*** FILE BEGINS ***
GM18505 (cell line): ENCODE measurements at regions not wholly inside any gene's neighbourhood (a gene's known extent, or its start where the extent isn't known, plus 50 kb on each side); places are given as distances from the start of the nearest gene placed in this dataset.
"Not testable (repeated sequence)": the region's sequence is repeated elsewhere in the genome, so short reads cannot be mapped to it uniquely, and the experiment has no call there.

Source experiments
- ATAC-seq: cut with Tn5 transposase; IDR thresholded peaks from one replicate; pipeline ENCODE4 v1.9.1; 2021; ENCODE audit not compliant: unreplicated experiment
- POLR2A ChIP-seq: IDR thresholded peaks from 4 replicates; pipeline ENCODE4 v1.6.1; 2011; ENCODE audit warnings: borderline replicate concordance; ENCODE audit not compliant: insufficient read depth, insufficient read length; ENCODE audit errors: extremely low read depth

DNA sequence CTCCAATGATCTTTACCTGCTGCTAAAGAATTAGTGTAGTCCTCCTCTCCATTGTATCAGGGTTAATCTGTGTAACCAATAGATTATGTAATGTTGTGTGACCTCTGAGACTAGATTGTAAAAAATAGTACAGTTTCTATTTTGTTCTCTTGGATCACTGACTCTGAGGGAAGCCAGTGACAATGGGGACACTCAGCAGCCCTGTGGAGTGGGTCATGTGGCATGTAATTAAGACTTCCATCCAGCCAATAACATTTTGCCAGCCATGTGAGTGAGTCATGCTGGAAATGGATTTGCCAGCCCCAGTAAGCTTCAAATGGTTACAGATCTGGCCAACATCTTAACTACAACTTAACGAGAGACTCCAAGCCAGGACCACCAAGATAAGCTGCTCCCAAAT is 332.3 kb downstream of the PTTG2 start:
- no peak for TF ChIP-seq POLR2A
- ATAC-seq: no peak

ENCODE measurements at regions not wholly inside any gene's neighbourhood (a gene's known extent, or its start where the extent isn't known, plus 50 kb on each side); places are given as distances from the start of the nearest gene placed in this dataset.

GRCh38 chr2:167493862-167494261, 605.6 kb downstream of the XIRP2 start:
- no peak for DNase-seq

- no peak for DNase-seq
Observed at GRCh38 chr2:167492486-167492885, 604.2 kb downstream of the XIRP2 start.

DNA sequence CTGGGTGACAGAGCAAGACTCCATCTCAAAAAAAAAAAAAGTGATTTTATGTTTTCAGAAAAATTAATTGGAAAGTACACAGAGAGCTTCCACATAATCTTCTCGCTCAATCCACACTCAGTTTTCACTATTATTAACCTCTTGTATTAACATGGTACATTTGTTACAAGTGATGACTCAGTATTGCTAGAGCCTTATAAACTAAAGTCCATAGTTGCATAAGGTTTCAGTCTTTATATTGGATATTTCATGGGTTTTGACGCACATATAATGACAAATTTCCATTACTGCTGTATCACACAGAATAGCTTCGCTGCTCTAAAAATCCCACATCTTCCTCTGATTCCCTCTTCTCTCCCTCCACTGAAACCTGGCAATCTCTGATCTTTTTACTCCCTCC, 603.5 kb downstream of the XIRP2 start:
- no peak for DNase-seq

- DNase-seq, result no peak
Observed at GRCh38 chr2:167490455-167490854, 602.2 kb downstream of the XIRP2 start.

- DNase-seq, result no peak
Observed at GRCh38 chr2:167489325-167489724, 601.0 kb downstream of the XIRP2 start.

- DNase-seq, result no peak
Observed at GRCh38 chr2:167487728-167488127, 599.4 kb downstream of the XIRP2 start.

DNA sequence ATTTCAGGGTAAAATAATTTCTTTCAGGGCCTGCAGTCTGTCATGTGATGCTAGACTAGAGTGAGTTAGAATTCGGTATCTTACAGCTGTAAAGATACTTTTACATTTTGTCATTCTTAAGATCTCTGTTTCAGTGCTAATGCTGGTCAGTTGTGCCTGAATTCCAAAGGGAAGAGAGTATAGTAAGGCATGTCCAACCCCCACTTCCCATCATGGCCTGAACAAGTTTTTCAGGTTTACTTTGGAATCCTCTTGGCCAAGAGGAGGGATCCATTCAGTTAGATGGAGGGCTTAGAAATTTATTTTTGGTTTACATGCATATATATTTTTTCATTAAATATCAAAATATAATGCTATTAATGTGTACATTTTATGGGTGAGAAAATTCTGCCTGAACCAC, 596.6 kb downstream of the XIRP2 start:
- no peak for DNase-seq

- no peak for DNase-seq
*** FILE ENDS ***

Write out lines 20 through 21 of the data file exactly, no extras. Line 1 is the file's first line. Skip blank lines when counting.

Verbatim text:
- DNase-seq, result no peak
Observed at GRCh38 chr2:167487728-167488127, 599.4 kb downstream of the XIRP2 start.